Picasso at Seattle Art Museum

The Seattle Art Museum (SAM) is currently displaying artwork by Pablo Picasso. The exhibit runs from Oct. 8, 2010 – Jan. 17, 2011 and as the museum’s website announces, “The exhibition presents iconic works from virtually every phase of Picasso’s legendary career, documenting the full range of his unceasing inventiveness and prodigious creative process.”

But let’s admit it, who really was this Picasso guy? We all recognize his name, but for all the non-art majors on campus, it is difficult to remember exactly what he was famous for. Especially when we name-drop artists’ names of the 20th century everyday: Picasso, Warhol, and Dali! Oh, my!

Picasso is most known for his cubist-style art and famous pieces including: “Guernica” (1937) and “Les Demoiselles d’Avignon” (1907). However, the SAM exhibits more than Picasso’s most commonly known cubist art which really is nowhere near “typical.”

Cam Butler, a recent graduate of Puget Sound in the Exercise Science department, visited the exhibit and enjoyed the variety of Picasso pieces in the museum. In addition, Butler explained how the audio player option provided useful information about each piece and where Picasso’s inspiration came from.

The exhibit is a great opportunity for students to learn about a fairly influential artist and  to culture themselves, and for the not-too-extravagant entry fee of $23, it is a great place to visit on the weekend. Butler believed that it was too crowded on Sundays, although that did not ruin his experience or ability to view the artwork.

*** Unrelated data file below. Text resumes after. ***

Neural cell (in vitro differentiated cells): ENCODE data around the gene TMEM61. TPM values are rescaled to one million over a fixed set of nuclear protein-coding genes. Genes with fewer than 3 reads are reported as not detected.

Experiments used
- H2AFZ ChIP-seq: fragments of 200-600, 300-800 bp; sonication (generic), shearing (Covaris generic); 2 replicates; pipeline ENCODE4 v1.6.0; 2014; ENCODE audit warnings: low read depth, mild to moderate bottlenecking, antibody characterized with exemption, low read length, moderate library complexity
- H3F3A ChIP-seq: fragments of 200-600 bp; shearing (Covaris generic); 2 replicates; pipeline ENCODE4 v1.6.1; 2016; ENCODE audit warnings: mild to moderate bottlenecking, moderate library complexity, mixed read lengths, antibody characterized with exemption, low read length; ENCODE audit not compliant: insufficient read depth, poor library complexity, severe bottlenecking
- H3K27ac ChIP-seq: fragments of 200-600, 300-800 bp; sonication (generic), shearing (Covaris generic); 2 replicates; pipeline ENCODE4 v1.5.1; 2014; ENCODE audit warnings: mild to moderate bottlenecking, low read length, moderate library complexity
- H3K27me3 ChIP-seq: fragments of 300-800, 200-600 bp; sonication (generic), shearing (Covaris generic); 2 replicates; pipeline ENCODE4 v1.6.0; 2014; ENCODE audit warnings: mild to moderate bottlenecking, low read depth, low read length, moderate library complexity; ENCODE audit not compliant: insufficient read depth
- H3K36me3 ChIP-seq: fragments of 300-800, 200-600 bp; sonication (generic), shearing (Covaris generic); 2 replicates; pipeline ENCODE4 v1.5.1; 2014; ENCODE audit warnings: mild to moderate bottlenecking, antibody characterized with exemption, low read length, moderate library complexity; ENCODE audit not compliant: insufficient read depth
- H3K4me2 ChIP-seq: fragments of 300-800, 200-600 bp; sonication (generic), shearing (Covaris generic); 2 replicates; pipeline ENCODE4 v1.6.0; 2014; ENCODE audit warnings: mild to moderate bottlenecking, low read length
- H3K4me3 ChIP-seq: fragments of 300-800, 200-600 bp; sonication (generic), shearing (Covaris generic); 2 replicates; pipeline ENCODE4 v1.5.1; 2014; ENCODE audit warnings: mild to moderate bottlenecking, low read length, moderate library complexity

In contrast, Aya Mizoroki, a senior and Art History major, visited the exhibit with a more critical eye. Unlike Butler, she opted out of the audio portion and instead, went through the exhibit and took the pieces “as they were.”

Mizoroki mentioned that there were large and loud tour groups in some of the rooms.  She commented, “I knew a lot of the information the guides were saying and that ruined my experience a bit because they encompassed the entire room.”

Nonetheless, Mizoroki enjoyed the easy-to-navigate exhibit and was thrilled to see some of Picasso’s earlier works, as well as view the transition of his style throughout time and how he influenced by the different time periods.

“Everyone in there was having a great time. The exhibit really seemed to bring people together because you could connect to the visitors viewing the piece next to you,” Mizoroki said.

If you get the chance to travel to Seattle before the semester is over, the Picasso exhibit at the SAM is a a great way to spend a couple of hours.

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